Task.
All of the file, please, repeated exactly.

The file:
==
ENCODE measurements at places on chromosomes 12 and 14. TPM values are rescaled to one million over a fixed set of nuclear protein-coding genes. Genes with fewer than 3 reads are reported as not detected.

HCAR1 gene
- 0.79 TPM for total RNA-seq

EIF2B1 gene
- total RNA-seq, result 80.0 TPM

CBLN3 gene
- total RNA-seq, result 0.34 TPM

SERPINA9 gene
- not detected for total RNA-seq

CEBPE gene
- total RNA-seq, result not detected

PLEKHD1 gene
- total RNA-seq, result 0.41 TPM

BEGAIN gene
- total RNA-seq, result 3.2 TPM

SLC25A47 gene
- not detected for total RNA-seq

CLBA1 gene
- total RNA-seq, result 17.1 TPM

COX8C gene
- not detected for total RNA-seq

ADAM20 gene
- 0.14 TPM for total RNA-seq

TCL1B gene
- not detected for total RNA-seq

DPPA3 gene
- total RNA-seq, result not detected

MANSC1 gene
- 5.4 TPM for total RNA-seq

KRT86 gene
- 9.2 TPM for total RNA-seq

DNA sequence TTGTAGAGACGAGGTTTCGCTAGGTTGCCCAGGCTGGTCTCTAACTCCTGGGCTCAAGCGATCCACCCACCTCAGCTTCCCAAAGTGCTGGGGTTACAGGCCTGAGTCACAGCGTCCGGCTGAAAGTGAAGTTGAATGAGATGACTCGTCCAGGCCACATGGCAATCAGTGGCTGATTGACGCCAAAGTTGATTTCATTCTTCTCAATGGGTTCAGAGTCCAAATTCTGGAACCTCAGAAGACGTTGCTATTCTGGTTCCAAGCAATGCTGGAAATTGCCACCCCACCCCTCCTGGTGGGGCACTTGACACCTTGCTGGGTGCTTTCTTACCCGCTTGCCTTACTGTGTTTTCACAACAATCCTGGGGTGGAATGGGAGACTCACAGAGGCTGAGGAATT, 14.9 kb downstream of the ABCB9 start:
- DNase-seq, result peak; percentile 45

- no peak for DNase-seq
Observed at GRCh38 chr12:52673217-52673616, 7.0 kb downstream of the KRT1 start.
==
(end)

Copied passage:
ENCODE measurements at places on chromosomes 12 and 14. TPM values are rescaled to one million over a fixed set of nuclear protein-coding genes. Genes with fewer than 3 reads are reported as not detected.

HCAR1 gene
- 0.79 TPM for total RNA-seq

EIF2B1 gene
- total RNA-seq, result 80.0 TPM

CBLN3 gene
- total RNA-seq, result 0.34 TPM

SERPINA9 gene
- not detected for total RNA-seq

CEBPE gene
- total RNA-seq, result not detected

PLEKHD1 gene
- total RNA-seq, result 0.41 TPM

BEGAIN gene
- total RNA-seq, result 3.2 TPM

SLC25A47 gene
- not detected for total RNA-seq

CLBA1 gene
- total RNA-seq, result 17.1 TPM

COX8C gene
- not detected for total RNA-seq

ADAM20 gene
- 0.14 TPM for total RNA-seq

TCL1B gene
- not detected for total RNA-seq

DPPA3 gene
- total RNA-seq, result not detected

MANSC1 gene
- 5.4 TPM for total RNA-seq

KRT86 gene
- 9.2 TPM for total RNA-seq

DNA sequence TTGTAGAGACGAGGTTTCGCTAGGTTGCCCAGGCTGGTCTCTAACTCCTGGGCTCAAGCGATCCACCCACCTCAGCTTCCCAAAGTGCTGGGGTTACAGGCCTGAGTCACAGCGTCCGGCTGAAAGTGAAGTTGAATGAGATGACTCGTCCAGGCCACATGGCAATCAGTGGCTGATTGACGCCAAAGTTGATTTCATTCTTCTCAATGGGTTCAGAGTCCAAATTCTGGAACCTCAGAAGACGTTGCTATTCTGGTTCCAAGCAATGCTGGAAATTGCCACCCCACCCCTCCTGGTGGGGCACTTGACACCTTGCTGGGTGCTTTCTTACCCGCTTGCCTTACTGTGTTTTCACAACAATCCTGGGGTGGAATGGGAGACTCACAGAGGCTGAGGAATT, 14.9 kb downstream of the ABCB9 start:
- DNase-seq, result peak; percentile 45

- no peak for DNase-seq
Observed at GRCh38 chr12:52673217-52673616, 7.0 kb downstream of the KRT1 start.